In the previous article, we learned how to find extrema (maxima or minima) of a function. Now, let’s explore some related exercises involving basic and advanced extrema problems. These exercises often require us to find parameters *m* that satisfy certain conditions for the function to have extrema. We commonly encounter the following types:

**Review**: Methods for finding extrema of functions

**Type 1: Find**

*m*for the function $y = f(x)$ to have a maximum or minimum at ${x_0}$Method: We use the following conditions:

- If $\left\{ \begin{array}{l}f'({x_0}) = 0\\f”({x_0}) > 0\end{array} \right.$, then the function has a minimum at ${x_0}$.
- If $\left\{ \begin{array}{l}f'({x_0}) = 0\\f”({x_0}) < 0\end{array} \right.$, then the function has a maximum at ${x_0}$.

**Example 1**: Find *m* for the function $y = {\textstyle{1 \over 3}}{x^3} + \left( {{m^2} – m + 2} \right){x^2} + \left( {3{m^2} + 1} \right)x + m – 5$ to have a minimum at ${x = -2}.$

**Solution**:

$y’\left( x \right) = {x^2} + 2\left( {{m^2} – m + 2} \right)x + 3{m^2} + 1 \Rightarrow y”\left( x \right) = 2x + 2\left( {{m^2} – m + 2} \right)$

To have a minimum at ${x = -2},$ the necessary condition is $y’\left( { – 2} \right) = 0$:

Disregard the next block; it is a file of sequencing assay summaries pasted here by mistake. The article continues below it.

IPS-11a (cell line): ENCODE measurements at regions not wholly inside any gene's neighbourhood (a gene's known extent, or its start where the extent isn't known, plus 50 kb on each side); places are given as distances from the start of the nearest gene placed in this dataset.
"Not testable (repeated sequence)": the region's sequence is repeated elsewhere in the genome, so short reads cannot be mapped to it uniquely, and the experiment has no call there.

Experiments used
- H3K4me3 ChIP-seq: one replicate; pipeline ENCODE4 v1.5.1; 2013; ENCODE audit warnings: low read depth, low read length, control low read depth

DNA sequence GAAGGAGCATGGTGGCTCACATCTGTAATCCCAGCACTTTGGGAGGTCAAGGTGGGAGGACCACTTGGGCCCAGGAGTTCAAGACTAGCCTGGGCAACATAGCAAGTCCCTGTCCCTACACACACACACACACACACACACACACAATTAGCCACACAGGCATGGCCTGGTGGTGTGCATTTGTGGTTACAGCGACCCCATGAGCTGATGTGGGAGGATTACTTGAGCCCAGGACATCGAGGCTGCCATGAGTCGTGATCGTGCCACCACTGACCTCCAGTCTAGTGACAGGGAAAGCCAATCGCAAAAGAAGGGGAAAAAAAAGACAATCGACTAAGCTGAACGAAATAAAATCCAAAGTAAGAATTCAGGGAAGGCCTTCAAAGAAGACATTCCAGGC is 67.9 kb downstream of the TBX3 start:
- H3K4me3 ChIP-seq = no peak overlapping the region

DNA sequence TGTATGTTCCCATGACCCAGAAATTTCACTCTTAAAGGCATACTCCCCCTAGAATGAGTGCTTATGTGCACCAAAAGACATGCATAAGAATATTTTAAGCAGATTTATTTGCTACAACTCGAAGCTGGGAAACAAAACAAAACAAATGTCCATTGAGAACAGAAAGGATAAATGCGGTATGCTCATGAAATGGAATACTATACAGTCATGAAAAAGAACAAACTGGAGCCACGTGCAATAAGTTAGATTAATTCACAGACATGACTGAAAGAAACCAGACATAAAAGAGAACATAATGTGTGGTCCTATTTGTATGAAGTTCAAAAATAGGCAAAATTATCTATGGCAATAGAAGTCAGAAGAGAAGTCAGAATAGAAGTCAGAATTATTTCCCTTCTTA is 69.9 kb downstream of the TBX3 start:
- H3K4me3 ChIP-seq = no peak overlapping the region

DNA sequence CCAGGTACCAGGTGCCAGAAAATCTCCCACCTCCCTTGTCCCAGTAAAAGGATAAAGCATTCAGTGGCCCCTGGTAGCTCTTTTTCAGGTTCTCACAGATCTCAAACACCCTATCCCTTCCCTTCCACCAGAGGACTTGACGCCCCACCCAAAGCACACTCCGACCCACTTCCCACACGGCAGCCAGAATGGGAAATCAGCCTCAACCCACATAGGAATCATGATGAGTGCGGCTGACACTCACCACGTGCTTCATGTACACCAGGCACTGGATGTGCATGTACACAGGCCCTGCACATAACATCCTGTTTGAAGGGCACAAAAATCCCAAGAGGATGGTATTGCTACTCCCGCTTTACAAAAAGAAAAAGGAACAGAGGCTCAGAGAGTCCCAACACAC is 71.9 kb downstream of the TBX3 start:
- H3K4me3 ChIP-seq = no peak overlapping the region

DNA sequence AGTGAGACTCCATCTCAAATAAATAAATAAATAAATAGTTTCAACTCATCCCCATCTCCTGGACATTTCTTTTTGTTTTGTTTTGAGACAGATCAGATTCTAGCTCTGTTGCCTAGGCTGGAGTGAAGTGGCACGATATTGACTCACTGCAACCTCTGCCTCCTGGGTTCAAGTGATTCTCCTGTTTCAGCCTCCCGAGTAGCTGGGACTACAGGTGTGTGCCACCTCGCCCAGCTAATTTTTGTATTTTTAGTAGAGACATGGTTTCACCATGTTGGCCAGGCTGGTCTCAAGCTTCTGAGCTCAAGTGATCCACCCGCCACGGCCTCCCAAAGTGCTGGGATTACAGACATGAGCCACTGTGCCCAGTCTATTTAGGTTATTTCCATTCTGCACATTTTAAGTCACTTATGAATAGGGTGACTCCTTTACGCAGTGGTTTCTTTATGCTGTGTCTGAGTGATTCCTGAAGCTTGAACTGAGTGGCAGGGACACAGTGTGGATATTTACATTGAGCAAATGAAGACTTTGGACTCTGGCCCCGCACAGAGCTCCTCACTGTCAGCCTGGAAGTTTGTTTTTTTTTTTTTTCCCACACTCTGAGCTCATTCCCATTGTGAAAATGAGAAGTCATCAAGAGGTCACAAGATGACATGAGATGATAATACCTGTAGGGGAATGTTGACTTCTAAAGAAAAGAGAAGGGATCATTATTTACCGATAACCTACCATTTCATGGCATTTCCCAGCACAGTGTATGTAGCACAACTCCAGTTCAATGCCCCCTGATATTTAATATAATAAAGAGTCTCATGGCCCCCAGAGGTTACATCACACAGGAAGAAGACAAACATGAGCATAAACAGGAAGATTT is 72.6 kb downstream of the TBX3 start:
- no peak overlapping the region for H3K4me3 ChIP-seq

$ \Leftrightarrow – {m^2} + 4m – 3 = 0 \Leftrightarrow \left[ \begin{array}{l}m = 1\\m = 3\end{array} \right.$

For $m = 3,$ we have $y\left( { – 2} \right) = 8 > 0,$ so the function has a minimum at ${x = -2}.$ Thus, $m = 3$ satisfies the requirement.

For $m = 1,$ we have $y = \dfrac{1}{3}{x^3} + 2{x^2} + 4x – 4.$ Using the sign table, we see that the function does not have extrema, so $m = 1$ does not satisfy the requirement.

Therefore, with $m = 3,$ the function has a minimum at ${x = -2}.$

**Note**: For $m = 1,$ $y\left( { – 2} \right) = 0,$ so we cannot conclude, and we need to use the sign table.

**Type 2: Find**

*m*for the function $y = f(x)$ to have extrema or no extrema.For this type of problem, we typically focus on two main types of functions:1. Cubic functions: $y = a{x^3} + b{x^2} + cx + d\,\left( {a \ne 0} \right)$

- The function has no extrema if the equation $y’ = 0$ has no or repeated roots, which is equivalent to $\Delta \le 0.$
- The function has two extrema if the equation $y’ = 0$ has two distinct roots, which is equivalent to $\Delta > 0.$

2. Quartic functions with a square term: $y = a{x^4} + b{x^2} + c\,\left( {a \ne 0} \right)$

- The function has one extremum if the equation $y’ = 0$ has a unique root, which is equivalent to \(a \cdot b \ge 0\).
- The function has three extrema if the equation $y’ = 0$ has three distinct roots, which is equivalent to \(a \cdot b < 0\).

**Example 2**: Given the function $y = {x^3} – 3(m + 1){x^2} + 9x – m$, with \(m\) as a real parameter. Determine \(m\) so that the given function has two extrema.

**Solution**:

We have $y’ = 3{x^2} – 6(m + 1)x + 9.$

To have two extrema, the equation \(y’ = 0\) must have two distinct roots.

$ \Leftrightarrow {x^2} – 2(m + 1)x + 3 = 0$ has two distinct roots.